John Bokma MexIT
freelance Perl programmer

Subversion: Using the svn:keywords property

Tuesday, September 30, 2008 | 3 comments

After having read a bit more about the various subversion properties I decided to use the svn:keywords property to solve my problem: inserting automatically a timestamp in program code I publish on my website. Until recently, the Perl program that generates (almost) all pages on this site read the timestamp from the source code files it includes. A feature I broke by dumping the Subversion repository on my old development machine, loading it back on my new one - a Dell Vostro 200 ST - and checking out the files again. The good news was that making my sites from 70+ XML files now just took about 35 seconds instead of over 300 seconds. The bad news was that the timestamps got lost. Not a problem for most files, except for the ones I included in web pages with the timestamp added to reflect the time the program code was last updated.

After I discovered this; svn diff showed that some HTML files, which I also keep under version control for exactly this reason: to verify if the same XML files still generate the same HTML 4.01 strict pages, didn't match the output I expected, I considered at first to use touch to set the timestamps back. Not only did that sound as quite some work, but also it would mean that as soon as I checked out source code on a different computer, I had to fix the timestamp of each file on that computer as well.

Anyway, after some reading, mostly in the online Subversion manual, I decided to use the svn:keywords property, which would substitute the keyword specified (keyword substitution) for dynamic information in the file itself. I decided to use the Id keyword because the dynamic information not only included a timestamp but also the filename, revision number, and author.

Setting the svn:keywords property on the command line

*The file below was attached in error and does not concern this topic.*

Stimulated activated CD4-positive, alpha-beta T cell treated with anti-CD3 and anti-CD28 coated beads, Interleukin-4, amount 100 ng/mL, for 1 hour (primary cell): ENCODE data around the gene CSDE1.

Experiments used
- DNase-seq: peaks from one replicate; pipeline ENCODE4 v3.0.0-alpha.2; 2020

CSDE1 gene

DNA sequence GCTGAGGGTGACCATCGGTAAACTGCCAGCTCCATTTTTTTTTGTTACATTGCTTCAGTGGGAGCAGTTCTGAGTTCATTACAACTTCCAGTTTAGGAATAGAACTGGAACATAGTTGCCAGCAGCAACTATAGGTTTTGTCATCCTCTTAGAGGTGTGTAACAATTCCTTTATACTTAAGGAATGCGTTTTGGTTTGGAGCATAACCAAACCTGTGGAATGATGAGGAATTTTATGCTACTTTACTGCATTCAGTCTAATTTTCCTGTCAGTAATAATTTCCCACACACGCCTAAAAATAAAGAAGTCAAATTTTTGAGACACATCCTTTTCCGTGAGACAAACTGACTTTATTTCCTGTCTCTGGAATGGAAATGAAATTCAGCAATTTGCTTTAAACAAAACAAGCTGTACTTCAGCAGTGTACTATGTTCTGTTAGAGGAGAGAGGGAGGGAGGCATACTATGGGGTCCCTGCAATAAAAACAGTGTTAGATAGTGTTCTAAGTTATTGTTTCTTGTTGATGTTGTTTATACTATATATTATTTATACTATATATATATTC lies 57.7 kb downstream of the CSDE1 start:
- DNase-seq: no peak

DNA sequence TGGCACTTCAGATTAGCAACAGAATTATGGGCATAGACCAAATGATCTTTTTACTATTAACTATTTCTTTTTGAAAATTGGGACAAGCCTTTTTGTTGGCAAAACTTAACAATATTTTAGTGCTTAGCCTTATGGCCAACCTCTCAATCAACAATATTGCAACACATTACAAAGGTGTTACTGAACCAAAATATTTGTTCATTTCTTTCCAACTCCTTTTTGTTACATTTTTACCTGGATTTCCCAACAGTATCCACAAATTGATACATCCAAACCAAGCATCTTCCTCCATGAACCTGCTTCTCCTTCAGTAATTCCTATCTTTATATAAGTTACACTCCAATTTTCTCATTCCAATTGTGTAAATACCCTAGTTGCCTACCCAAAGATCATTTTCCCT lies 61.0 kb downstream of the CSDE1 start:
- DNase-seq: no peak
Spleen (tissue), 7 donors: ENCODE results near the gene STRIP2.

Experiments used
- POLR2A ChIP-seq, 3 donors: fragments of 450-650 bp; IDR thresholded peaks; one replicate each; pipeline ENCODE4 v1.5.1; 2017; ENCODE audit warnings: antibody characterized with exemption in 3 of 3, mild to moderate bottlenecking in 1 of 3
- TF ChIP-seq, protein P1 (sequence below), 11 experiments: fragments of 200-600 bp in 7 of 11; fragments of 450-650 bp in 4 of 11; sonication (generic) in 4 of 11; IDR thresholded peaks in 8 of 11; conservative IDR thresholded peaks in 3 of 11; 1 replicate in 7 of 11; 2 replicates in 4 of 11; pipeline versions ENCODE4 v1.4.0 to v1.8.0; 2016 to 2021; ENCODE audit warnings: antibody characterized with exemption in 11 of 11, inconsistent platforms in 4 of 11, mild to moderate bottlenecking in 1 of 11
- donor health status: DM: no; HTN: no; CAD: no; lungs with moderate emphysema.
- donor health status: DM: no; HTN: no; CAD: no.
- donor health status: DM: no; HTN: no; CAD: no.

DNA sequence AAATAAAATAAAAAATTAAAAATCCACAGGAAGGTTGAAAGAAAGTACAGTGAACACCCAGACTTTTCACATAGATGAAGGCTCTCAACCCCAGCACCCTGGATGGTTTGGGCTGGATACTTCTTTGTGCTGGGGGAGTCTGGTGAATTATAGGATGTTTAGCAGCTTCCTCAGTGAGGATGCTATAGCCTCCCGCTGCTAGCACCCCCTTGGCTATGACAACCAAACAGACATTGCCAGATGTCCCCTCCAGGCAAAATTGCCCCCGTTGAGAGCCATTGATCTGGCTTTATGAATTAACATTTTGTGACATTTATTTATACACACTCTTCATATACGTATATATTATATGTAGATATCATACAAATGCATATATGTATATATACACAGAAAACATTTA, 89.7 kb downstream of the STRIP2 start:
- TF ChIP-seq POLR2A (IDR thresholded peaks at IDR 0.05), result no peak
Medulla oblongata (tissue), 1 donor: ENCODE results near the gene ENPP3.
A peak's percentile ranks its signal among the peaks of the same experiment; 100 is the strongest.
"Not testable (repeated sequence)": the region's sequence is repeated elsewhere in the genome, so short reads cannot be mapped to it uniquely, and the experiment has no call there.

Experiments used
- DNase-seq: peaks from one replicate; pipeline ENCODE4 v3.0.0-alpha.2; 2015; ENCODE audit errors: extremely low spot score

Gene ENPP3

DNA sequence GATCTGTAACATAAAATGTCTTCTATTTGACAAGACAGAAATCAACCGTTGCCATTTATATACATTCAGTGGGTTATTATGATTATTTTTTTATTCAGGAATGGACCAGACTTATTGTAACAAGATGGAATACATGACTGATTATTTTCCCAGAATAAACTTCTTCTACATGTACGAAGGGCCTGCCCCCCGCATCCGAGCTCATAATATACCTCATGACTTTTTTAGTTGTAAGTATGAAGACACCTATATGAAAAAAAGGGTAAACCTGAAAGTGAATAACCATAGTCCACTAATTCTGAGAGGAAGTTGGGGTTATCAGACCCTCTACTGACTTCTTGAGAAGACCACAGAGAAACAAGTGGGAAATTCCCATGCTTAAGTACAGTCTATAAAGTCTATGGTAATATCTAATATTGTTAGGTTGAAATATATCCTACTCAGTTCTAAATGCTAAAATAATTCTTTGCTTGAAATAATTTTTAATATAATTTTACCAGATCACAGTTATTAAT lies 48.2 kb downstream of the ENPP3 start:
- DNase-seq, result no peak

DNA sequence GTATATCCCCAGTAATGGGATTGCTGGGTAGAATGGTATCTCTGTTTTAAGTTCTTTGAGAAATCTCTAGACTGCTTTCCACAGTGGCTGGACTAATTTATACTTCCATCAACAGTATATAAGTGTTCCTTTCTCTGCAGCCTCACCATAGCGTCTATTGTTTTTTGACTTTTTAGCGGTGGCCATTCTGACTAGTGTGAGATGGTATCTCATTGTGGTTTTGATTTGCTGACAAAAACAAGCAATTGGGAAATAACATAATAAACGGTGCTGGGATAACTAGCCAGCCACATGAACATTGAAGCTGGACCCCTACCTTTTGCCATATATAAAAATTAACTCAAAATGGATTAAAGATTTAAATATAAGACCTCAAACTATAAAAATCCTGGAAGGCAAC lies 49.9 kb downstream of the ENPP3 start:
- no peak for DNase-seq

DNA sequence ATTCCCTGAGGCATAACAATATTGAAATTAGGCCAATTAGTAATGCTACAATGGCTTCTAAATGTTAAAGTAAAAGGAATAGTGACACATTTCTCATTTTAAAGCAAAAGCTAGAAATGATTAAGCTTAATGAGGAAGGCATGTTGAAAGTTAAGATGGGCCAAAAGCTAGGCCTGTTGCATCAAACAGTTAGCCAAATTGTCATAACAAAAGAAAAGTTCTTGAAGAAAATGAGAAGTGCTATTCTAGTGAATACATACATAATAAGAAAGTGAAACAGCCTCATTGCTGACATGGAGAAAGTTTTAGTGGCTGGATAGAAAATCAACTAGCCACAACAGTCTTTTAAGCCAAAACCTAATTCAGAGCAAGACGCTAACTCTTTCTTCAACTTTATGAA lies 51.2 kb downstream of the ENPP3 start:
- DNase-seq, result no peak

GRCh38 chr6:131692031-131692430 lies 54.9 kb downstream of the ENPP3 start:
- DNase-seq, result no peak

So I opened a file, in this example using the vi editor and added the following at line 5 of the Perl program file:

# $Id$

The first character is a comment character (in Perl), and $Id$ is the magic keyword which Subversion will replace with the filename, the revision of the file, the date and time in UTC, and the author. In order to get this behavior, svn:keywords property must be set to Id:

$ svn propset svn:keywords "Id" 
property 'svn:keywords' set on ''

Note: the second line is a message reported by Subversion.

Next, I comitted the file as follows:

svn ci -m "Set svn:keywords property to Id"
Transmitting file data .
Committed revision 1081.

After this the file got magically updated to (only the first 8 lines are shown):

# - HTTPS GET example
# (c) Copyright, 2004-2005 By John Bokma,
# $Id: 1081 2008-09-30 19:03:23Z john $

use strict;
use warnings;

And from now on - hopefully more drastic changes than just adding a $Id$ - each time the file is commited to the Subversion repository, the revision number and timestamp will be updated. Looks like a feature I should have learned about much earlier on. But it's never too late to learn, as my mother would say.

Setting the svn:keywords property via TortoiseSVN

On the Compaq SR1505LA I mostly used (and still use) TortoiseSVN as a Subversion client. So when I had modified all source files from the command line on Linux, I decided to check out how easy the svn:keywords property could be set via TortoiseSVN.

Adding the svn:keywords property using TortoiseSVN.
Adding the svn:keywords property using TortoiseSVN.

And it turned out to be quite easy. If you want to give it a try, follow the following instructions:

This looks like quite some more steps compared to the command line version. Remember that you can install a command line client on Windows XP as well.

Subversion keyword substitution related

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